Saint Wite of Whitchurch Canonicorum

c. 801 - 842 A.D.

( Wite, Wita, Witta, Whyte, Candida, Gwen )

Commemoration of the Venerable Martyr Wite


all-glorious wonder! The valiant martyr Wite, subjected to cruel ravage and slaughter at the hands of the barbarian Danes, when felled by their keen weapons surrendered her pure soul to her Bridegroom. Wherefore, she dwelleth now in paradise, where she abideth in never-waning light, and prayeth without ceasing for our salvation.

O all-glorious wonder! The bones of the venerable martyr Wite thrive like the grass, as saith the prophet, and the almighty hand of the Lord maketh them known unto those who fear Him. Wherefore, beholding this, our hearts rejoice in our God, Whose good pleasure it hath been to preserve her sacred relics for us.

O all-glorious wonder! Like an ever-flowing fountain the shrine of the holy Wite poureth forth grace in abundance, giving drink to those who thirst for the inexhaustible mercy of God; for He hath preserved it untouched by those who hate His saints, unto the blessing and heartening of those who honour her.

Moses, Who beheld God, proclaimeth praise unto Israel, and Miriam leadeth the all-wise women. Let us all sing a hymn of victory unto God the Deliverer!

Whitchurch proclaimeth praise unto Christendom, the New Israel, for thence doth the all-wise Wite, like Miriam of old, teach us to sing a hymn to God our Deliverer.

Imitating the desert-dwellers of old, the venerable Wite withdrew from the world to purify her soul in solitude, seeking divine wisdom from God our Deliverer.

The swords of the Danes freed Wite's soul from the body had she exhausted with ascetic feats; wherefore, having achieved victory, she singeth hymnody to God our Deliverer. (Lambertson).

The words of this liturgy display, to some degree, a preservation of a time when Anglo-Saxon England was under attack by the Danes. It tells of a time of conversion from ancient beliefs to the ideals of Christianity.

Witta's Well

But old pre-Christian practices were just as likely to be preserved in the policies of the expanding Church. 'Medicine, liturgy, and folklore intertwined in the literate communities of late Saxon England. This ... intertwining represents popular culture and religious practices in ... the diverse fusions of Germanic, classical, and Christian traditions ... and reflect an oral tradition of synthesis in everyday practice.' (Jolly). Both Irish and Anglo-Saxon Christianity evolved as remote modifications of the doctrine in Rome. Home-grown monks were directed to honor old practices and places of worship, by only slowly modifying the established practices of the people. Churches were built over old shrines. Pagan festivals were retained but dedicated to saints instead of the old gods. Only in this way would Christianity have been received and some degree of conversion realized.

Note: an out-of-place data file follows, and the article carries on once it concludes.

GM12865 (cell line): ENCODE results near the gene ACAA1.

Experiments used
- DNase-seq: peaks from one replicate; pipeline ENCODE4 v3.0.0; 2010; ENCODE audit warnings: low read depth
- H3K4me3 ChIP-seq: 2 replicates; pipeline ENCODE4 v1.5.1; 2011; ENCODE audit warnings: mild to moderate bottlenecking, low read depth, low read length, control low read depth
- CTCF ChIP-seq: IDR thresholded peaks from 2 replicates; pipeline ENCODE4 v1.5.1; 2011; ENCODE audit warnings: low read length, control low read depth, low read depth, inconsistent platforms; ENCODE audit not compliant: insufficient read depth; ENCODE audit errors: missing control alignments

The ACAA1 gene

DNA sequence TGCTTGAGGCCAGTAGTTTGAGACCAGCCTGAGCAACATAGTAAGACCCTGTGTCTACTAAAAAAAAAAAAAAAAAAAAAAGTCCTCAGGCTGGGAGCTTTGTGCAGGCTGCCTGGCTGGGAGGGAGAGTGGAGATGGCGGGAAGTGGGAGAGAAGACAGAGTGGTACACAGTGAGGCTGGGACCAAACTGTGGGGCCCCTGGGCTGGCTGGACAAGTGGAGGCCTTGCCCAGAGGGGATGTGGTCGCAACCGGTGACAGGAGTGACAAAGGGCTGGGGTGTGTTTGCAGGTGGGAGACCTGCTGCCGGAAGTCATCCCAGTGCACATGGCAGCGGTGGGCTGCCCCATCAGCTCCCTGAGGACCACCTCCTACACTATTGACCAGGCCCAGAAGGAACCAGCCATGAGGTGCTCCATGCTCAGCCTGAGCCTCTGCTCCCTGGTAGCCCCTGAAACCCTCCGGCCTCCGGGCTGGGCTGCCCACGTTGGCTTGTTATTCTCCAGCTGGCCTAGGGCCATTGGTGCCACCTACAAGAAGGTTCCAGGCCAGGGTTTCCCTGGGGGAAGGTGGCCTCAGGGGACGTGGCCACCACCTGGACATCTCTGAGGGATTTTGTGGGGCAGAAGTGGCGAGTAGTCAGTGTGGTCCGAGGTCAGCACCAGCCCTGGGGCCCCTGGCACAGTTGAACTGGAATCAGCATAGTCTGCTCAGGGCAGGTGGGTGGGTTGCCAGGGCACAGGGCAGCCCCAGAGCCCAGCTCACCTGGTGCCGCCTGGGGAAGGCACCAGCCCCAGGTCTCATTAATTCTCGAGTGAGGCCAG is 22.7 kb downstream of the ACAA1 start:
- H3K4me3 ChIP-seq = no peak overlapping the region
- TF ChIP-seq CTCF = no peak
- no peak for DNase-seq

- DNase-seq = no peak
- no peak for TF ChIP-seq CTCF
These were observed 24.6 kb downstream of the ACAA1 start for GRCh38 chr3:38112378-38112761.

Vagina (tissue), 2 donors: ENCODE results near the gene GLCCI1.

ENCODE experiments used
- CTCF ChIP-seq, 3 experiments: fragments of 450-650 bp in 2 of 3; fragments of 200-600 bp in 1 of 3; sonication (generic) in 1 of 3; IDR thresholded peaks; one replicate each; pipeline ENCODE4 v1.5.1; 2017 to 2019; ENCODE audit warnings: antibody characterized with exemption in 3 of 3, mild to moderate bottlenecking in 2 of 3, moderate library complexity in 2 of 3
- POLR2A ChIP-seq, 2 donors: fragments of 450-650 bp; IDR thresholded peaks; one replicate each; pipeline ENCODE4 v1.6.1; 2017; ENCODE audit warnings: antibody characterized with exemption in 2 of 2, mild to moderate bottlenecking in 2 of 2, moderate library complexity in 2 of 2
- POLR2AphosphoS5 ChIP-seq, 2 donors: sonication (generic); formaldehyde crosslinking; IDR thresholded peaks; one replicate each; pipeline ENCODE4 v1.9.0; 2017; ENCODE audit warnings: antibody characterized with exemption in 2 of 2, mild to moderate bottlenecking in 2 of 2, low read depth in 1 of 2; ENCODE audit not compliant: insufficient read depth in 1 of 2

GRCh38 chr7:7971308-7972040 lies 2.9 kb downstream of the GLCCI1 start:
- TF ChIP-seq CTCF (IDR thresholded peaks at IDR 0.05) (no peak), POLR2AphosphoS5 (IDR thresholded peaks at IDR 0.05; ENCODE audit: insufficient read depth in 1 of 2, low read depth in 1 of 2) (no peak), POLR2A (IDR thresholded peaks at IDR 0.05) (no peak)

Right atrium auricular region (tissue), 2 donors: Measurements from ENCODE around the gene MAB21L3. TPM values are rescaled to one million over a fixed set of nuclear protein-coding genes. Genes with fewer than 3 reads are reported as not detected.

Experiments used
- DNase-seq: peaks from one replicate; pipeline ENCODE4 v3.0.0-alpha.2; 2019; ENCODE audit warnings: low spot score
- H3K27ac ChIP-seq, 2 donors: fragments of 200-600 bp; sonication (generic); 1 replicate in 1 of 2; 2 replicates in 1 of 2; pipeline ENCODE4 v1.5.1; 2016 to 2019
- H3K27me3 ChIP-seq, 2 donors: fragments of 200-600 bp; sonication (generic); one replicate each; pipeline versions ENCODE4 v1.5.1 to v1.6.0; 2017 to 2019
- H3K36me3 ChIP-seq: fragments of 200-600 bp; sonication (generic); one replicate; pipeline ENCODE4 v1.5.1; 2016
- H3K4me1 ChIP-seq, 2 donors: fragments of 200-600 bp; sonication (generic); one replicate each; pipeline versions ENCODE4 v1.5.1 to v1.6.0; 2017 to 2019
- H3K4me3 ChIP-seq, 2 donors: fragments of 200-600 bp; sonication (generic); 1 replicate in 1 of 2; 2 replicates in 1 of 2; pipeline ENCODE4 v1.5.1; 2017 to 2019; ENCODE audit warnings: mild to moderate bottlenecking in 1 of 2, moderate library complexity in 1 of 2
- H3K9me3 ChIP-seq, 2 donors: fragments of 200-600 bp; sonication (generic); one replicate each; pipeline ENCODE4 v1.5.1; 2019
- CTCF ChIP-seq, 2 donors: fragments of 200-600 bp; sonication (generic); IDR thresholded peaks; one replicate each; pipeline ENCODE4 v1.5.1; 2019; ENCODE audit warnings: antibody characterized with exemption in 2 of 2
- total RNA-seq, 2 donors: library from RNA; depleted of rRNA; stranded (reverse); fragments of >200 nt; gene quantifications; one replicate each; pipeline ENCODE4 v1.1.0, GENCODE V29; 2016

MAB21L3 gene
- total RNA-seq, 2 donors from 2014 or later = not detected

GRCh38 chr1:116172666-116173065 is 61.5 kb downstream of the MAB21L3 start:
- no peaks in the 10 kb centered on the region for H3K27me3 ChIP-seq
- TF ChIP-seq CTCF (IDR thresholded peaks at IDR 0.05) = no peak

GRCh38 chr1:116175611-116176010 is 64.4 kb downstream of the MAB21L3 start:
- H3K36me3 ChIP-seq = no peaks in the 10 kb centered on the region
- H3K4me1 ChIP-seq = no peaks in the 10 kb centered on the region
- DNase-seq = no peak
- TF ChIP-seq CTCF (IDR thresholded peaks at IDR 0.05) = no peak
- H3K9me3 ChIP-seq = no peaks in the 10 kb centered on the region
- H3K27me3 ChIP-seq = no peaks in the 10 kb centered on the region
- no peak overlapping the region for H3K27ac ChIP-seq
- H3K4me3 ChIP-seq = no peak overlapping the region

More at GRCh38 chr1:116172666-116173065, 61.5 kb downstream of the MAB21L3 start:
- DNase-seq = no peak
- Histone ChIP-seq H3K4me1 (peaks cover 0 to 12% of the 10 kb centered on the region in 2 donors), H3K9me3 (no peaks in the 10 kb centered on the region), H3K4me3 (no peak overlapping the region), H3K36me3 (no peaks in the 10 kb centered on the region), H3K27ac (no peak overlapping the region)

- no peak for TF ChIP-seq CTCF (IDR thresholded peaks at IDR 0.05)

One likely representation of this conversion of pre-Christian sites can be found on the western outskirts of the village of Morcombelake, England. Here is found the Well of Saint Whyte. At ground level, it is marked by a small, rectangular stone basin measuring about l ft x l ft. It is said that water from this well has the healing powers.

But it seems that this site is much older than that. Certainly old enough that very little is known about it. And it certainly is believed to by a holy site where healing occurs. This seems to point to a time of the Anglo-Saxon settlements in England. Is it a healer's well of the Pre-Christain nature? Springs were often holy sites to the early Germans. A Wite, perhaps, was a female healer.

Wite's Well

Most of the pre-Christian sites of Anglo-Saxon times where built over by the Christian Church. Often, saint's relics where imported to these sites to begin a process of convertion. Names like Wite and Witta were encouraged to hold new meanings in an attempt to remove any relationship to the pagan past. The old religion was to be forgotten. Except for a few exceptions, the old holy wells vanished. But has the history of one remain?

It can only be surmized that the names Wite and Witta where common titles for healers and religious leaders. The Church often attached Latin alternatives that translate as 'white'. Candida and Albinus carry this meaning. It seems quite possible that this was a conscious effort to confuse the nearly identical sounding words. Clearly too, 'white' was associated with 'good'; and 'black' was associated with 'evil'. So although ties to pre-Christian beliefs were to be broken, there was a clarification that some 'good' managed to take the proper steps toward accepting the new Church.

Likewise, very little knowledge remains of the Anglo-Saxon Wittan. This Counsel of Elders was quite important to the early Anglo-Saxon people, only to alude us of any thorough understanding of its history.

So, despite the fact that the full story of Wite's Well will never be known, it does serve to show perhaps the ancient aspect of the name.


Harte, Jeremy. 'St Wita's well, Whitchurch Canonicorum, Dorset'. Living Spring Journal. Last retrieved on October 1, 2006:

Jolly, K. L. Popular Religion in Late Saxon England: Elf Charms in Context. Chapell Hill: The University of North Carolina Press. 1996.

Lambertson, I. 'Commemoration of the Venerable Martyr Wite, Anchoress of Charmouth, Wonder-worker of Dorset'. Orthodox England on the 'net. Last retrieved on October 1, 2006:

Rattue, James. 'St Whyte's Well'. Some Wells in the South and West. Last retrieved on October 1, 2006:



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